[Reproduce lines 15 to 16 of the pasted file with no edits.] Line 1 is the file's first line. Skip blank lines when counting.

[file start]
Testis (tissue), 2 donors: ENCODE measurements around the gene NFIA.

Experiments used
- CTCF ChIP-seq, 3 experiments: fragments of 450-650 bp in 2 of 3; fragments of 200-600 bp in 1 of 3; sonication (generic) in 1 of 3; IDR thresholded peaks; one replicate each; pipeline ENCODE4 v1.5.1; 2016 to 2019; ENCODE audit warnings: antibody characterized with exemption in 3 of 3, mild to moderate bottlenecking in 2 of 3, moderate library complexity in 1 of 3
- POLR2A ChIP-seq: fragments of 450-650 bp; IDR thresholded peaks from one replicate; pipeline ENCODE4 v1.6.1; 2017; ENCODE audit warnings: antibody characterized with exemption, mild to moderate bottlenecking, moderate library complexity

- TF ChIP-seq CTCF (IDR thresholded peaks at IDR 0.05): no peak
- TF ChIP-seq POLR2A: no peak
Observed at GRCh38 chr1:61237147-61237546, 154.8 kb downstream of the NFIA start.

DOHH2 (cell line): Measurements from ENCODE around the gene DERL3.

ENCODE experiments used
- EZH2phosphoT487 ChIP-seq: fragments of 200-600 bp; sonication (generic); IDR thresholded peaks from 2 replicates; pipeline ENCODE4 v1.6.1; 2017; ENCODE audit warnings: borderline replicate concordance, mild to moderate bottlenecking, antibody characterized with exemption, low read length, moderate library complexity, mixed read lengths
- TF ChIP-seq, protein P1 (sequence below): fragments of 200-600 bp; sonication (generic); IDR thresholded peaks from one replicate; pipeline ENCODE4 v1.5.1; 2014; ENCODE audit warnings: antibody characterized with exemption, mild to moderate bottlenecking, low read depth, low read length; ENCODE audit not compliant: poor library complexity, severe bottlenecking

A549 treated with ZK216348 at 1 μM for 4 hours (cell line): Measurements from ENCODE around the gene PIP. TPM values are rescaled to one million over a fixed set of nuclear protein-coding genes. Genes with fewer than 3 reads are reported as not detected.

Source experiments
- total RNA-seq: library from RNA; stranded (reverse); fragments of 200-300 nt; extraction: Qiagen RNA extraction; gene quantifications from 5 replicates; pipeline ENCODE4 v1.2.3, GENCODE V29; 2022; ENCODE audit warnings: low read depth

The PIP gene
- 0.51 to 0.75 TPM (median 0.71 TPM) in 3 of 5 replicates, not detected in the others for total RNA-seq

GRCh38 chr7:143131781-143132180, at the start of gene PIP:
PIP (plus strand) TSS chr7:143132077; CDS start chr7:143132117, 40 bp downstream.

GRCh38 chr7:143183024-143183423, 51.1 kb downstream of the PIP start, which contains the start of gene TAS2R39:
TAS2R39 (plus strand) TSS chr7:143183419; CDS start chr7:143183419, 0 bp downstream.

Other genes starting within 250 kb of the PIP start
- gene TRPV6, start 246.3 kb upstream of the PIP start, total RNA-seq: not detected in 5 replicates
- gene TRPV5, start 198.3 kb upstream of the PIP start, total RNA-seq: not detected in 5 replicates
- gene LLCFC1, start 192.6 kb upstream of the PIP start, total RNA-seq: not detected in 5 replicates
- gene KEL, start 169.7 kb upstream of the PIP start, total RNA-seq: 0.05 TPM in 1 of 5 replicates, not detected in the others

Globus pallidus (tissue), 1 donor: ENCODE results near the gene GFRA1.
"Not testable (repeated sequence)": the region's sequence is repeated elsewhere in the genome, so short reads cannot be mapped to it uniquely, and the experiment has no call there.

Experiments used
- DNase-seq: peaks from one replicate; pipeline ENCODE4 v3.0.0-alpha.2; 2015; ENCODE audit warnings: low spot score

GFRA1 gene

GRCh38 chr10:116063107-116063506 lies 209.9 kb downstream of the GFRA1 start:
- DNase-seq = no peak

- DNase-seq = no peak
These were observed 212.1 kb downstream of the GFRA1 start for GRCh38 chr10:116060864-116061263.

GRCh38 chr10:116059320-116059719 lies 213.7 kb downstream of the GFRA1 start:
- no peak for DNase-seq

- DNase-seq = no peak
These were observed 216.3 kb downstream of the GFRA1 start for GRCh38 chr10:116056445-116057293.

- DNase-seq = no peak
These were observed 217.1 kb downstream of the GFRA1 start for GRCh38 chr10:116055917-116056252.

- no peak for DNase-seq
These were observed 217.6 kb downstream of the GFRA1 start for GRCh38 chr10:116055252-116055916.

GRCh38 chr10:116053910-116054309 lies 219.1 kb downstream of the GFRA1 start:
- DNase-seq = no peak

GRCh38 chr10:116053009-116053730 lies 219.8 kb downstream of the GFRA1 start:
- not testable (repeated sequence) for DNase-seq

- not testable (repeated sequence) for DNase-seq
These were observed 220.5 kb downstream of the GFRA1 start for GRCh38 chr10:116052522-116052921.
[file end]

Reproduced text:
The PIP gene
- 0.51 to 0.75 TPM (median 0.71 TPM) in 3 of 5 replicates, not detected in the others for total RNA-seq